How to begin scenario planning.
Organizations should consider how changes in the environment will create opportunities to be more prepared. When creating a scenario plan, categorize these potential changes into internal and external forces. Internal forces could include responding to major accidents within the organization or changes in stock prices. External forces can include market forces, cost forces, and competitive forces.
When you start scenario planning, you should identify the core goal for the organization. Where do you see the organization progressing? Where do you see the organization in the next three to five years? These are all important factors to consider. With small improvements based on the core goal, the organization can lay out a clear vision.
Determine your direction.
Analyze any possible consequences of today’s actions and decisions. The impacts of today’s actions should align with your company’s core goal, so it’s important to sit down and strategize.
When scenario planning, teams should determine where they want to head as a corporation. From there, they should assess their current actions and ensure they are working in the right direction.
Identify what factors could impact your direction.
After your company has identified where it would like to head, examine potential factors that could impact its future. Scenario planning allows companies to explore each scenario and determine if their current strategies would help them to succeed in these possible situations.
Recognize the forces that could change those factors.
Next, teams should continue to examine likely scenarios, noting any possible forces that could change their approach. They should question traditional assumptions that the company faces in its industry, processes, and markets.
Essentially, they should consider the changes that could alter their current strategy. In this step, teams should develop solutions to these unique situations should possible issues develop.
Discuss conditions, assumptions, and probabilities..
In this next step, you’ll need to think about changes that can occur in your industry, department, region, and world during the period of your plan.
Consider the life cycle of the project, political conditions, competitors, and possible technological advancements. We recommend that you start by coming up with four to five assumptions.
Then, consider the probability of each scenario. Determining the likelihood will help your team balance resource allocation by placing the most focus on the most-likely outcomes while still acknowledging the possibility of other scenarios.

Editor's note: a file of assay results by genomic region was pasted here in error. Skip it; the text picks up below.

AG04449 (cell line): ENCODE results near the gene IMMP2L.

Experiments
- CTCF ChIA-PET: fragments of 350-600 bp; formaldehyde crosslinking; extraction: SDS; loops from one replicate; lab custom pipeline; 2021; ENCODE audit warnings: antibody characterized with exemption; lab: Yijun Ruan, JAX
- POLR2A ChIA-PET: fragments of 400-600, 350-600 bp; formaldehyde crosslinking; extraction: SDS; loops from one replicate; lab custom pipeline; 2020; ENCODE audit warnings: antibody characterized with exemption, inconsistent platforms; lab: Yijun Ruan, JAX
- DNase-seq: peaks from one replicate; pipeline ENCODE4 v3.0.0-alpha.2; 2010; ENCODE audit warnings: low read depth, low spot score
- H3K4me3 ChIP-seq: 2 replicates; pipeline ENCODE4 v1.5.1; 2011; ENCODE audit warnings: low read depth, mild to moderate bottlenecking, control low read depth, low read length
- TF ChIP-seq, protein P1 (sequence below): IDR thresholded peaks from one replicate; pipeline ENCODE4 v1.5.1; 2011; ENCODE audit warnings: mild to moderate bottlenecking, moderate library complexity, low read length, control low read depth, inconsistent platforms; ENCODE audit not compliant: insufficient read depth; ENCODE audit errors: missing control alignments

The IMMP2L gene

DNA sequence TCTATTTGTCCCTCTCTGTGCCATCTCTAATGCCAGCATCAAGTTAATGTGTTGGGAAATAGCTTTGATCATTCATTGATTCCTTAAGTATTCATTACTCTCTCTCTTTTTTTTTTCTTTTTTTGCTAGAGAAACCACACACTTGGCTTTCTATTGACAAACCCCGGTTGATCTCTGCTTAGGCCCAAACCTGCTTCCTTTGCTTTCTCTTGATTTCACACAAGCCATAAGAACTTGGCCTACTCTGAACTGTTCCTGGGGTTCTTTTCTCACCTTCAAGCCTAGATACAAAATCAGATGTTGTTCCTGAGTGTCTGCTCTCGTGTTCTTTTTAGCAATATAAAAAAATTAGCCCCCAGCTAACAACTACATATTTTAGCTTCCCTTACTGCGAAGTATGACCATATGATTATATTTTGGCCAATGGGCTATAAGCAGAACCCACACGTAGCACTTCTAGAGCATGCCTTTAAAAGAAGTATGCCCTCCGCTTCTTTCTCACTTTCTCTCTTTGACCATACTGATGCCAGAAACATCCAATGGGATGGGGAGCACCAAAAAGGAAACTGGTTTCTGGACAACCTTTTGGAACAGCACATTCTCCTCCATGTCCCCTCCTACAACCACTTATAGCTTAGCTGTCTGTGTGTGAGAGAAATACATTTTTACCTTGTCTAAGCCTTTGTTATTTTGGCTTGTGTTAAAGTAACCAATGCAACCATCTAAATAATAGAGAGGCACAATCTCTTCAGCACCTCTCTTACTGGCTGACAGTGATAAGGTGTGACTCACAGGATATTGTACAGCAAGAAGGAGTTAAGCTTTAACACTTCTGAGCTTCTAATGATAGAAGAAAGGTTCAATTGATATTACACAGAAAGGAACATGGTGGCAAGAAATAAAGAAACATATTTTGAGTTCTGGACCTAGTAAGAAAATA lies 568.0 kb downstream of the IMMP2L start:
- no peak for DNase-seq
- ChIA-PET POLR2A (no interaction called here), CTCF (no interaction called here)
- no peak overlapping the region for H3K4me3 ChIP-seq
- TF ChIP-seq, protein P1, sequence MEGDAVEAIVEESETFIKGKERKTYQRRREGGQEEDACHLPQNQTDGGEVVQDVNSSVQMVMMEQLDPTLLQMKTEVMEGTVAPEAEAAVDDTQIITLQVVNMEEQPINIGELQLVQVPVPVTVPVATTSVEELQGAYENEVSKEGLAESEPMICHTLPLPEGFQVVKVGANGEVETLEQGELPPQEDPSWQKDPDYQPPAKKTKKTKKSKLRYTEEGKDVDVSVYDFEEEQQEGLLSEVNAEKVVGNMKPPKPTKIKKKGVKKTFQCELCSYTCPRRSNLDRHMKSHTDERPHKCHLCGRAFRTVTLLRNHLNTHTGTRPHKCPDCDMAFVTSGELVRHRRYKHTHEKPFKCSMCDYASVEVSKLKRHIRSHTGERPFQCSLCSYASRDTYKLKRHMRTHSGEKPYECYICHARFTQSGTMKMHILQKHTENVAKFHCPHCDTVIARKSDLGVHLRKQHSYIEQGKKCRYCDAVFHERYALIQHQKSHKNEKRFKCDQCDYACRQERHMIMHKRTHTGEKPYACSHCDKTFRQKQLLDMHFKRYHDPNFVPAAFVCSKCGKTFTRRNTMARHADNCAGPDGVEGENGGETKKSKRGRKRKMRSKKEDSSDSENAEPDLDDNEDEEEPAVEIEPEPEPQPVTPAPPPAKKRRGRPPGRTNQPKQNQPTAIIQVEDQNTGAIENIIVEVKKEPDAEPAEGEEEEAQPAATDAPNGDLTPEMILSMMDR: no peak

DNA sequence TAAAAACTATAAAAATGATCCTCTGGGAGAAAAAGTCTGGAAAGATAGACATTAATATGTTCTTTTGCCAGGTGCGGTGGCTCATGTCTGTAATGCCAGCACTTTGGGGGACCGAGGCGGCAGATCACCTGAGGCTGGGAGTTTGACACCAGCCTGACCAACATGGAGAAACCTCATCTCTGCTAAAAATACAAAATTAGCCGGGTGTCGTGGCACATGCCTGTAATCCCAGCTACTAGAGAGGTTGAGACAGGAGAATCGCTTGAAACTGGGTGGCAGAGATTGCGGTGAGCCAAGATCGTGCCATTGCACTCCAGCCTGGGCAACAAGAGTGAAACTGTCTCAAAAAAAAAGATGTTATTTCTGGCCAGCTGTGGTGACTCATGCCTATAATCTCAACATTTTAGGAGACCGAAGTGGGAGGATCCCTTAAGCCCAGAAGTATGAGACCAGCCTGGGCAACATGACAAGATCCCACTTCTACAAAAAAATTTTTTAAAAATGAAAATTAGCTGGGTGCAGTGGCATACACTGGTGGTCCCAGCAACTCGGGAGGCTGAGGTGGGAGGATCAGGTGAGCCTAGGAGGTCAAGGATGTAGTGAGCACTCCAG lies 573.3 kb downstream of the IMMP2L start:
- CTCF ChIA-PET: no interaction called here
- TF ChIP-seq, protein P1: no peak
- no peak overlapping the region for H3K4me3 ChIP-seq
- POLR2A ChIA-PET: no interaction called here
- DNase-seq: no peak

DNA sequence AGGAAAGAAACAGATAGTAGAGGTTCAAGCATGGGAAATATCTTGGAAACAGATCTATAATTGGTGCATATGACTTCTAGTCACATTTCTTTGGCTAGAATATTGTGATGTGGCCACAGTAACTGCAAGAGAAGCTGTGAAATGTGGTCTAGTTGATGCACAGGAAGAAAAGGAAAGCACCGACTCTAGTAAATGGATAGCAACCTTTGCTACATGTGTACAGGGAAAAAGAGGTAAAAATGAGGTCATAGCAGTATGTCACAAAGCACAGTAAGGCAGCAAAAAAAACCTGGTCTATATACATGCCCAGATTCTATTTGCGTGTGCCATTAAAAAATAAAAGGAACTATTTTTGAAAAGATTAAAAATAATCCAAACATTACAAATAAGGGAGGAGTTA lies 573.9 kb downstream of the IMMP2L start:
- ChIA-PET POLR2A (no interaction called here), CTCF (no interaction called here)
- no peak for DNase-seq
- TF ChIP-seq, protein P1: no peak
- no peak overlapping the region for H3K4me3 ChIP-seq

Evaluate the impact of each scenario.
This step requires that you balance creativity, imagination, and judgment. The team should attempt to think of any possible impacts of the scenario and determine their actions should a situation arise.
Once you’ve created scenarios, you might ask, “What will happen to our suppliers in situation A?” From there, another question might pop up, “How will this impact my customers?” In this step of scenario planning, your team should be able to answer these questions.
Identify early indicators for each scenario to catch them early.
This final step is vital when scenario planning. Scenario planning gives your company an edge like no other traditional method of planning. Developing early indicators for each scenario can help your organization stay on top of things and be proactive in your approach.
Questions to ask yourself during scenario planning.
Questions during scenario planning can be goal-specific or non-goal-specific. It’s up to your team to outline your own goal-specific scenarios, since they depend on the organization’s specific short- and long-term goals. However, there are also non-goal-specific questions that can apply to a variety of industries.
Non-goal-specific questions include:
- What needs to happen for the scenario to come true?
- How realistic is the scenario?
- What don’t you know about the scenario?
- How would you respond to the scenario?
- Do you need to tweak your approach knowing the scenario?
Once your team has created scenarios, they should be categorized as “realistic,” “pessimistic,” or “desired” scenarios. Categorizing "what if" scenarios can help organization leaders see the bigger picture instead of depending on data points that cannot foresee the future.
Scenario planning can help businesses prepare for the unknowns of tomorrow. As time goes on and reality shifts, organizations can return to the original scenario plans and adjust objectives according to changes. Scenario planning can be modified to fit the ever-changing environment.
Case study: Shell.
In the 1970s, corporations like Shell began to redefine scenario planning. It realized that forecasts and other traditional planning methods fell short of the company’s needs. In fact, traditional methods were becoming dangerous, as they depended on past trends to plan for the future. Shell found that scenario planning forced people to think about the future and think creatively to overcome any problems.